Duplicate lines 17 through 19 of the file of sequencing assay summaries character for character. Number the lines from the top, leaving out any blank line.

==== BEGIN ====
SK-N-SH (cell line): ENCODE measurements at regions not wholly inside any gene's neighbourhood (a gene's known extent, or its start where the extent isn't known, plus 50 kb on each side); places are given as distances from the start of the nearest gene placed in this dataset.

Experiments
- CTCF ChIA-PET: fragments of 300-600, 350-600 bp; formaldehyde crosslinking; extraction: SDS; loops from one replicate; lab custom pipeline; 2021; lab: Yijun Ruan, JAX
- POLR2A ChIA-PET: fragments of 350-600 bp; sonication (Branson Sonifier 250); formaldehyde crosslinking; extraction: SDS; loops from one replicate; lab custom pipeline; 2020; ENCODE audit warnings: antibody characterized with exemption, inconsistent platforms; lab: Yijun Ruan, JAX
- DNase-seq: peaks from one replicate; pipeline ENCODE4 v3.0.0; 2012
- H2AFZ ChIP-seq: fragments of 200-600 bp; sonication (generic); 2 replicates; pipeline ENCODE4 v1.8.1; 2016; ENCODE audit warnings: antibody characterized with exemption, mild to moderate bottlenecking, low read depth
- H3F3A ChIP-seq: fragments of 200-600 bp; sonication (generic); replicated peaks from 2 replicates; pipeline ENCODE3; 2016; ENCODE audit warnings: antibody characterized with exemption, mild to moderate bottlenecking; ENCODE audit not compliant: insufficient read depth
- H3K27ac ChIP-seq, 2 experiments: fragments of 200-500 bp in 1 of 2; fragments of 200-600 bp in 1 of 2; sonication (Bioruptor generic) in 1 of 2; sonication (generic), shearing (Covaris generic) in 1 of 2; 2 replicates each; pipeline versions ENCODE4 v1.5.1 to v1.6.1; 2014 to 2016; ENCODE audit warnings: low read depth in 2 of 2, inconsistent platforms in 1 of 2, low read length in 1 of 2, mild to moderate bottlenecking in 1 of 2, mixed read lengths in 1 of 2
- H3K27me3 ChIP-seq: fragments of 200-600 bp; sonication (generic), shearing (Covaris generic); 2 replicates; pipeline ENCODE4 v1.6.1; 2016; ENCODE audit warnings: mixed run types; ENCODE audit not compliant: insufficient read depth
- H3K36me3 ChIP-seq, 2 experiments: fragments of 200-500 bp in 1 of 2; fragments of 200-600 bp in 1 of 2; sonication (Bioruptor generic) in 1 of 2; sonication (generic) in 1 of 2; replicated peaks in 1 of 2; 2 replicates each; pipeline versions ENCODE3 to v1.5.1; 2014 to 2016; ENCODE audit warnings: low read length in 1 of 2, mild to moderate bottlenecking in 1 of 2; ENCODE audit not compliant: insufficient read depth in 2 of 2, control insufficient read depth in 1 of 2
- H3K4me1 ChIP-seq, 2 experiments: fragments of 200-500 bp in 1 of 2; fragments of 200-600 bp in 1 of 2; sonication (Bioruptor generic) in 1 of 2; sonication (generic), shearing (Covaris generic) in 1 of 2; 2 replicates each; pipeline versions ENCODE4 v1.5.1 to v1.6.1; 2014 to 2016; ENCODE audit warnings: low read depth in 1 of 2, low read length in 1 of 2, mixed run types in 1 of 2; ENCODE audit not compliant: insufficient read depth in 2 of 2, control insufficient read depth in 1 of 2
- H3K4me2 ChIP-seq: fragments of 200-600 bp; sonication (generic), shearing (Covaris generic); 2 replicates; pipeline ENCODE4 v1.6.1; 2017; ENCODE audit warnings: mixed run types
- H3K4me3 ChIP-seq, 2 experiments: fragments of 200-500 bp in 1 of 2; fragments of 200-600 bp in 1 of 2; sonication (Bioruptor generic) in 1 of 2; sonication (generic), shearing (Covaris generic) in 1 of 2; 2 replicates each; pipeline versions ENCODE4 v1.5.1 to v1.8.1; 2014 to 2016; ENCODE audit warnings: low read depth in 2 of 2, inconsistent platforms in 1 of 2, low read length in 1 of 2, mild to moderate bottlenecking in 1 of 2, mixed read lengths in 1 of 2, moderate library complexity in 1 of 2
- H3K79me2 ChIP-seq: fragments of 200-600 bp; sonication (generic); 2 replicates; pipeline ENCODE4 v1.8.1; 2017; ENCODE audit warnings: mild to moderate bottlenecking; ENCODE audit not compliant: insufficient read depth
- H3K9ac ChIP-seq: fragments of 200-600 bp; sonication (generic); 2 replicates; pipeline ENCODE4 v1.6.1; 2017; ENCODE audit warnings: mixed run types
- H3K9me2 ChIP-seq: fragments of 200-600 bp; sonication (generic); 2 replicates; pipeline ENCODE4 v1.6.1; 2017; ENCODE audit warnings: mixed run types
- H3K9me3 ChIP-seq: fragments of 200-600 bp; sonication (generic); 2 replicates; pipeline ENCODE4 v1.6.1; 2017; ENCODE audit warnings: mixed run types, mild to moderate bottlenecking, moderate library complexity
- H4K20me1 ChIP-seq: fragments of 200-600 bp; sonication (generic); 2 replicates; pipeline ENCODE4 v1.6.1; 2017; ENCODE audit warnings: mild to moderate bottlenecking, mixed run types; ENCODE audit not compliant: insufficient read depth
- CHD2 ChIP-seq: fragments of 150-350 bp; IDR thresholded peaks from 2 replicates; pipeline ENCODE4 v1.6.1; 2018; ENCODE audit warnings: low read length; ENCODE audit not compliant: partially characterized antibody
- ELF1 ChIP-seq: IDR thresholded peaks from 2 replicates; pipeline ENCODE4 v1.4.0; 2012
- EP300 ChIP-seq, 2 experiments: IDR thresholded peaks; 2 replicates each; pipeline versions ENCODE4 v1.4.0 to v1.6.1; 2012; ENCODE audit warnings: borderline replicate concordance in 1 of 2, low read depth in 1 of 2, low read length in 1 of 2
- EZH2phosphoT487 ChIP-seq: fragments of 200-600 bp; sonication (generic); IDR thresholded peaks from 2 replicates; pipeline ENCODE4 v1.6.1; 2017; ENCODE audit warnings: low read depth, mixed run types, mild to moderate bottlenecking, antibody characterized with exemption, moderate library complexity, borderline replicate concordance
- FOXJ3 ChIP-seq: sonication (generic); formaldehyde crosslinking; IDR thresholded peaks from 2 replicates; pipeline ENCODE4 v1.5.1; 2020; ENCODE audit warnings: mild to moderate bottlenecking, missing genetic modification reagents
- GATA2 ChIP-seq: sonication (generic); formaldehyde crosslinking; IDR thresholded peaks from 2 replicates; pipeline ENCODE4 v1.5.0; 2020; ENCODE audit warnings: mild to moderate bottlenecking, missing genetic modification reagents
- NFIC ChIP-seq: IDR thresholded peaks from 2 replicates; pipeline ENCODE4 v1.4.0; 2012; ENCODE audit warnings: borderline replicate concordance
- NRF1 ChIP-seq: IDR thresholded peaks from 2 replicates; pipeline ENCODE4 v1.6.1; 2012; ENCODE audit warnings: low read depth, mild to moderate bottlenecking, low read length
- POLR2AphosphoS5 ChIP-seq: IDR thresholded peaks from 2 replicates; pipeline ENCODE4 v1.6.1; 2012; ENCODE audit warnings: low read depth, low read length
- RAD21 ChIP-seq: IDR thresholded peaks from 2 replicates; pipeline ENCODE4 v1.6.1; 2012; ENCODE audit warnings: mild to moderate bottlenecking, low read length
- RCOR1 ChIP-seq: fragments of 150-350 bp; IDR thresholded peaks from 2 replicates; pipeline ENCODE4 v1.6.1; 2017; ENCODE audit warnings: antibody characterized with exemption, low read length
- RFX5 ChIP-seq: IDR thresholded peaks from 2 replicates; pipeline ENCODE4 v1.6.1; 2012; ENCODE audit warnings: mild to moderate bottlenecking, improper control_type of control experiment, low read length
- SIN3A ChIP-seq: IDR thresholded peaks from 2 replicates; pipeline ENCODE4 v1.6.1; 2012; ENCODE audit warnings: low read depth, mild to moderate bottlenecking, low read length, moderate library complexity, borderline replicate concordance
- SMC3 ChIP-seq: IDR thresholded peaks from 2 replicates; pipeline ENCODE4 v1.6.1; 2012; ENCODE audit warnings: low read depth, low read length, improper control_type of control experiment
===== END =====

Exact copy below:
- H3K9me3 ChIP-seq: fragments of 200-600 bp; sonication (generic); 2 replicates; pipeline ENCODE4 v1.6.1; 2017; ENCODE audit warnings: mixed run types, mild to moderate bottlenecking, moderate library complexity
- H4K20me1 ChIP-seq: fragments of 200-600 bp; sonication (generic); 2 replicates; pipeline ENCODE4 v1.6.1; 2017; ENCODE audit warnings: mild to moderate bottlenecking, mixed run types; ENCODE audit not compliant: insufficient read depth
- CHD2 ChIP-seq: fragments of 150-350 bp; IDR thresholded peaks from 2 replicates; pipeline ENCODE4 v1.6.1; 2018; ENCODE audit warnings: low read length; ENCODE audit not compliant: partially characterized antibody